MAX at 30: Portland Transit Needs a New Plan

CascadeNewLogoBy John A. Charles, Jr.

September 5 marked the official 30th anniversary of the opening of TriMet’s light rail system. Like many Portland residents, I took a free ride that day and felt that this was a big step forward for transit service.

Unfortunately, actual performance never lived up to the hype. My hopes for “high-speed” transit were dashed when I discovered how many stops there were. The average train speed today is only 18 MPH.

My expectation that MAX would include five or six train cars was also incorrect. There are only two cars per train on MAX, and there will never be more than two cars because Portland has 200-foot blocks in downtown. Longer trains would block busy intersections.

The cost of construction also spiraled out of control. The Orange line to Milwaukie cost $210 million per mile, making it hundreds of times more costly than simple bus improvements.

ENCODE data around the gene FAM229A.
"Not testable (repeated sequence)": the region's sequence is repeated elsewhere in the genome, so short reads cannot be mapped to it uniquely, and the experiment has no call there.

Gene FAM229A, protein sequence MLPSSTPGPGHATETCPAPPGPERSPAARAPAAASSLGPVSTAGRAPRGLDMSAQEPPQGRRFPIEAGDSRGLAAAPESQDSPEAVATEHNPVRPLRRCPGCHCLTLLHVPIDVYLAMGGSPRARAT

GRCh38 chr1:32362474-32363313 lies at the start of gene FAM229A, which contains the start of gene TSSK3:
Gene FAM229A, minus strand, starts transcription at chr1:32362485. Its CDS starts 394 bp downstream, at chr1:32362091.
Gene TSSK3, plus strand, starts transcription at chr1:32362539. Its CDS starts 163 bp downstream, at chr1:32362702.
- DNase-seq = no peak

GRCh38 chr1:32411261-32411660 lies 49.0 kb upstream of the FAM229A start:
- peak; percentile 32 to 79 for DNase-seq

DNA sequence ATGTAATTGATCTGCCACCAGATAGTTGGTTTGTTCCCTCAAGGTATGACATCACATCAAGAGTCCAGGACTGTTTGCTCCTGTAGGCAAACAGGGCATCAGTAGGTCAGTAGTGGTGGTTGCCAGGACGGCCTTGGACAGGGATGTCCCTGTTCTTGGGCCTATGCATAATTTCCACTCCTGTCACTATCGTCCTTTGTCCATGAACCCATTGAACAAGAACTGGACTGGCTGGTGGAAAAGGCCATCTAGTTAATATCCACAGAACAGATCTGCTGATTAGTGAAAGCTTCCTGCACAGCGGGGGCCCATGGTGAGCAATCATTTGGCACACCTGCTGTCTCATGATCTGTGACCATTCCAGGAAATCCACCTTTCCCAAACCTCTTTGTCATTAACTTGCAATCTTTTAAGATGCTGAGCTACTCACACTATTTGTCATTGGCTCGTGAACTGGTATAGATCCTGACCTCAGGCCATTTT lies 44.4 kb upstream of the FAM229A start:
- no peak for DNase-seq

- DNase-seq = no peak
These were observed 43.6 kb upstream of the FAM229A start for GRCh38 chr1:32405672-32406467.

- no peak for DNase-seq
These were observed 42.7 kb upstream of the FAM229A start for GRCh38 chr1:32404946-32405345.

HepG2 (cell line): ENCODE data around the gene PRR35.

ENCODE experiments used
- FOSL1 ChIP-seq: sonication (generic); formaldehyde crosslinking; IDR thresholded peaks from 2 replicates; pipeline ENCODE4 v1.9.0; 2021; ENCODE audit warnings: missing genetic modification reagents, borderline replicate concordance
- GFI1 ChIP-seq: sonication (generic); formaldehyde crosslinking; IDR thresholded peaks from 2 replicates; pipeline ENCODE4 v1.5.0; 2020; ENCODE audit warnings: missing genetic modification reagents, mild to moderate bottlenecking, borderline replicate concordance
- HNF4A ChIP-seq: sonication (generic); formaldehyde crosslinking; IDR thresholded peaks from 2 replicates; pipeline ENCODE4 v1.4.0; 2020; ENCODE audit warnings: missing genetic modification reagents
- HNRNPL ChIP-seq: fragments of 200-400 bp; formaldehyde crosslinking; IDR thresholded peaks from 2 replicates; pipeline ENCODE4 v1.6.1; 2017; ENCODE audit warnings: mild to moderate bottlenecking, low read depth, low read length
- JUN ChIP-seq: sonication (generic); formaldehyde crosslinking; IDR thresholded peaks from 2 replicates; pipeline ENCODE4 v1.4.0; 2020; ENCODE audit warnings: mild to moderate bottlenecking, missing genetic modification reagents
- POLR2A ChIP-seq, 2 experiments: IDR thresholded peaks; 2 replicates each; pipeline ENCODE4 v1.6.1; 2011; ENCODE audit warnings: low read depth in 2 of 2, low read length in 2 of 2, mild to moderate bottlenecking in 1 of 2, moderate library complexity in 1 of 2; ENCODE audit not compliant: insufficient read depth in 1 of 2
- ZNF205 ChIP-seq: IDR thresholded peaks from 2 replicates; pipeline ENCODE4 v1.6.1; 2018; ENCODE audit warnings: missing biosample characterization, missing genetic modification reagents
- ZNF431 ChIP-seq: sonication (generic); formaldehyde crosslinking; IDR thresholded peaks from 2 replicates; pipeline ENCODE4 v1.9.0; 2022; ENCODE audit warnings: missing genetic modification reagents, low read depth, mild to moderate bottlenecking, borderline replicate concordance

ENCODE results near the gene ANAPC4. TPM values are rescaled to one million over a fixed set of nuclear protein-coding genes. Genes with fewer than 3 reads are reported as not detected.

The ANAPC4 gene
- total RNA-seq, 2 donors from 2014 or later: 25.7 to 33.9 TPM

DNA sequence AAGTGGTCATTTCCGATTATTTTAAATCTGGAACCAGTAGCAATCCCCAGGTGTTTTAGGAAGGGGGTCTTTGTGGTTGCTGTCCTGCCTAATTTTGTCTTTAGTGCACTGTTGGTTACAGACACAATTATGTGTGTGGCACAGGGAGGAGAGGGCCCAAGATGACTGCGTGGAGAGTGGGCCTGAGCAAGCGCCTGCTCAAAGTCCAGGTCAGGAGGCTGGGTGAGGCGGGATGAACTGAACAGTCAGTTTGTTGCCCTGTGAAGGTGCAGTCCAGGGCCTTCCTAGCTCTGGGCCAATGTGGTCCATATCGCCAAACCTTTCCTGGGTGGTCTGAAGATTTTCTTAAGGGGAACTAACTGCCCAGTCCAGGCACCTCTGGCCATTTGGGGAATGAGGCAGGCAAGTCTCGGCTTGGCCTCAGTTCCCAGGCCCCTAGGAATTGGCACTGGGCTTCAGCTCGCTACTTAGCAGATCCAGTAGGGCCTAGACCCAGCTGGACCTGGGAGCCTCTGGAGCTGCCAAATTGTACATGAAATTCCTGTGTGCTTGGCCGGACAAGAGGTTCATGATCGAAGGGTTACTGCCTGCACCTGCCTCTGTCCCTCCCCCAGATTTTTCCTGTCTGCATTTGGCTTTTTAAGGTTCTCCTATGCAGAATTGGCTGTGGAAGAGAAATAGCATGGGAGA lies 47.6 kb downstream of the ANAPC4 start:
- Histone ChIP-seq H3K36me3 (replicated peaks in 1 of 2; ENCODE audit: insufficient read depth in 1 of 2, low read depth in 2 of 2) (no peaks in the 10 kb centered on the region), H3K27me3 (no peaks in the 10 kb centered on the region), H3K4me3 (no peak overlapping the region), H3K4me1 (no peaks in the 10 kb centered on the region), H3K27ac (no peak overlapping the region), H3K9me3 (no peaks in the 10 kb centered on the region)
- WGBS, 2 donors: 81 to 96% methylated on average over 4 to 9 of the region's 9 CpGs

In short, MAX is a low-speed, low-capacity, high-cost system, when what we really need is just the opposite—a higher-speed, higher-capacity, low-cost system.

Regional leaders should pull the plug on any more rail and start focusing on the future of transit, which will feature driverless vehicles, door-to-door delivery, and private car-sharing services such as Uber Technologies.

The passenger rail era died a hundred years ago. It’s time for Portland to get into the 21st century.

John A. Charles, Jr. is President and CEO of Cascade Policy Institute, Oregon’s free market public policy research organization.

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Posted by at 05:00 | Posted in Metro, Political Correctness, Portland, Portland Politics, Public Transportation, Transportation | Tagged , , | 5 Comments |Email This Post Email This Post |Print This Post Print This Post

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